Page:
Put 8P8C modular plugs (often erroneously referred to as RJ-45 plugs) on each end of a Category 5e/6 cable following the appropriate wiring convention and you have an "ethernet" cable that can be used to connect devices in an ethernet network, like a Roku box to your ethernet router or switch. There are a few HDMI extenders, such as Just Add Power's HD over IP, that are ethernet devices. But most extenders are not ethernet devices and cannot be connected to ethernet devices. They just use the same cable because it is cheap and readily available. Even HDBaseT, which uses technology similar in many ways to gigabit ethernet, is not compatible with ethernet.
frankfarmer likes this.
Colm is offline  
post #5 of 11 Old 05-23-2013, 05:20 PM
AVS Special Member
 
Otto Pylot's Avatar
 
Join Date: May 2004
Location: San Jose, CA
Posts: 7,274
Mentioned: 0 Post(s)
Tagged: 0 Thread(s)
Quoted: 148 Post(s)
Liked: 241
Thanks Colm. I knew somebody would give a more precise explanation of my question (which is a good thing smile.gif). We're starting a remodeling project very soon and one of the "things to do" is connect the computer room to the family room so I can wire my HTS instead of relying on WiFi. I had asked a similar question a couple of months ago when I was REALLY confused so I just wanted to double check before I start purchasing cable, connectors, boxes, etc. The Budget and Finance Chairman is running a tight ship on this project wink.gif
Otto Pylot is online now  
post #6 of 11 Old 05-23-2013, 07:27 PM
AVS Special Member
 
AV_Integrated's Avatar
 
Join Date: Jun 2005
Location: Northern, VA - Washington, DC
Posts: 2,990
Mentioned: 2 Post(s)
Tagged: 0 Thread(s)
Quoted: 166 Post(s)
Liked: 291
Quote:
Originally Posted by MarkDGaal View Post

I have a need to use an HDMI to Cat5e Extender in my home, but can't seem to find a simple, laymen's explanation, on why some are HDMI to 2 Cat5e/6 vs some being to 1 Cat5e/6.....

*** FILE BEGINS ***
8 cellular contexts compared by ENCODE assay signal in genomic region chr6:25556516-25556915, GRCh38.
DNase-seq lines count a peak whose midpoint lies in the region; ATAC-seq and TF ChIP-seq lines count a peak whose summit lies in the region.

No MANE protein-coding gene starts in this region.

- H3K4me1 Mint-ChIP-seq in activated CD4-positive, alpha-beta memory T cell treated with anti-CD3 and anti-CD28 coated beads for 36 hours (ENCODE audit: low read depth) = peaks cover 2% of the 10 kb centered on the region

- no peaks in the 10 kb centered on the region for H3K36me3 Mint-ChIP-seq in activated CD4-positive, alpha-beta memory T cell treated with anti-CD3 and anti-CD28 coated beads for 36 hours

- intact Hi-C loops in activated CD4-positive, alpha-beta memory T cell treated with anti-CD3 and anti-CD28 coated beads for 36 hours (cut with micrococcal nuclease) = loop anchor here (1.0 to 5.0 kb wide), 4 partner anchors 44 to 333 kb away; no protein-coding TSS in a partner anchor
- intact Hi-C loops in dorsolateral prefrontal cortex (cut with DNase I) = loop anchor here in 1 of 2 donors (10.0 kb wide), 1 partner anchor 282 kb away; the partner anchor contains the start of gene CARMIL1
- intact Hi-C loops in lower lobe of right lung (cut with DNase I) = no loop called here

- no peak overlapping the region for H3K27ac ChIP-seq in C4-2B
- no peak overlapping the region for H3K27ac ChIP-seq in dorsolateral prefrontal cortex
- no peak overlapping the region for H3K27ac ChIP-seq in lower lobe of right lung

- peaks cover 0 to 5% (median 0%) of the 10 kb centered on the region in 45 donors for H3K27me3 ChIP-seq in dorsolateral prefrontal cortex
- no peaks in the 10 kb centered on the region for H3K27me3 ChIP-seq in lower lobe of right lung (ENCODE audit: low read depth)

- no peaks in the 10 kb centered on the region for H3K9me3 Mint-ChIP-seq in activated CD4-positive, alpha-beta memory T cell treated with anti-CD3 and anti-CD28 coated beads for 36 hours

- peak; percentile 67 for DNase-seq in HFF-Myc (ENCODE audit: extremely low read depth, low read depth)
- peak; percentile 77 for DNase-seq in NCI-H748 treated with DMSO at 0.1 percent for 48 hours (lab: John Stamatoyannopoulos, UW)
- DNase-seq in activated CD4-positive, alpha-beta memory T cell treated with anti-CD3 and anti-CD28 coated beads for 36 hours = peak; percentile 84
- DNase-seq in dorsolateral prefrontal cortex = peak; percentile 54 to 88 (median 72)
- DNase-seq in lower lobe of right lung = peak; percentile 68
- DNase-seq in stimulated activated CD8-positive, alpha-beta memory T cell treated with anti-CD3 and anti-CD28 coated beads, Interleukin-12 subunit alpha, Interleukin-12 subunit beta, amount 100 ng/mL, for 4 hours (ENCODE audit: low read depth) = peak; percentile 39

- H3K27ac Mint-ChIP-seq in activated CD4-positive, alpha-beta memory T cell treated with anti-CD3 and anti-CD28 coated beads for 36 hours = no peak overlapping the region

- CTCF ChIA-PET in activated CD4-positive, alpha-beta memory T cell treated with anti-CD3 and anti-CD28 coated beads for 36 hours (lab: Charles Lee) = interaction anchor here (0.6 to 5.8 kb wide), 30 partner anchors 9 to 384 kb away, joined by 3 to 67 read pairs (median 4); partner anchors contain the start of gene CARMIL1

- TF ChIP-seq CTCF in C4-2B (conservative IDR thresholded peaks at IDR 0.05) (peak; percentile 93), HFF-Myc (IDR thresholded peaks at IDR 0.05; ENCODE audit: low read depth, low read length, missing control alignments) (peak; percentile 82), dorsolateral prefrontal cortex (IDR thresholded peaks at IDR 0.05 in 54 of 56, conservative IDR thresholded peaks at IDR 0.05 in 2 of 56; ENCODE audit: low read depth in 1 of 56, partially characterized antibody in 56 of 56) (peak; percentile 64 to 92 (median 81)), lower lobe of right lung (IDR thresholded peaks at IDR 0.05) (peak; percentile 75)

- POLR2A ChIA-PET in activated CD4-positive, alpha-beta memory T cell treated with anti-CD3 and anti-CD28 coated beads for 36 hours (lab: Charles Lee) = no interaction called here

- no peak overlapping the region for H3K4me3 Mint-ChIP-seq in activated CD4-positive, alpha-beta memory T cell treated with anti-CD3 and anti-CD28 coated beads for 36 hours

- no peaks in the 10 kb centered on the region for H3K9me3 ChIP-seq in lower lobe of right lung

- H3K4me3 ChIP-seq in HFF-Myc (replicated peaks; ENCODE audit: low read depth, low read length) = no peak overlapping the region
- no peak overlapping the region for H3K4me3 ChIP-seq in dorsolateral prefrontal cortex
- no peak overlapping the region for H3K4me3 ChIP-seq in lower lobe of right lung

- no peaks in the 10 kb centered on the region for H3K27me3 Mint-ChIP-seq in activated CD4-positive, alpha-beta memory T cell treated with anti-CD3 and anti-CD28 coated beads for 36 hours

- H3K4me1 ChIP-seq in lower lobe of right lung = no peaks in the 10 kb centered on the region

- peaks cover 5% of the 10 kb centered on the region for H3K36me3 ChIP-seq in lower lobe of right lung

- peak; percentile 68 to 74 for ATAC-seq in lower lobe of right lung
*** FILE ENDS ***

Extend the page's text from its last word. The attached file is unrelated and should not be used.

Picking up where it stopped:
Are there any advantages or disadvantages to 1 vs 2? I have 2 Cat5e cables terminated at each one of my TVs, however in many cases there is already a HTPC or similar unit taking up one of the Keystones.

Also is the difference in price merited on these two units?
http://www.amazon.com/Extender-Adapter-Single-Cat5e-Extension/dp/B003E7YRWS/ref=sr_1_3?ie=UTF8&qid=1369339031&sr=8-3&keywords=hdmi+extender+cat5e+cat6

http://www.monoprice.com/products/product.asp?c_id=109&cp_id=10110&cs_id=1011012&p_id=8122&seq=1&format=2
There is only one actual company (I believe) making HD-Base-T chip sets such as the one within the unit you linked to.

HD-Base-T has been widely adopted by major manufacturers as a 'standard'. This means that the audio and video portions on the front end and back end are interchangable from one brand to another. Crestron, AMX, Panasonic, Extron, Aurora Multimedia, PureLink, and others have all started to use HD-Base-T as their choice of product for long haul HDMI extension.

The use of Cat-5/6 allows the transmission of the HDMI signal beyhond 300 feet without issue in most cases and provides an 'exact length' extension which is bascially impossible in the world of HDMI by itself.

Now, the previous extender... Read the reviews of it... Poorly made, sometimes works, sometimes doesn't. A lot of very poor marks on that product (about 25% are 1 star reviews), and I'm not sure if anyone has really pushed it hard with 1080p with HD audio. That is where HD-Base-T tends to excel in that it supports 1080p without issue, and has channels to further support Ethernet (10/100) as well as data communications such as IR or RS-232 along the same single Cat-X cable.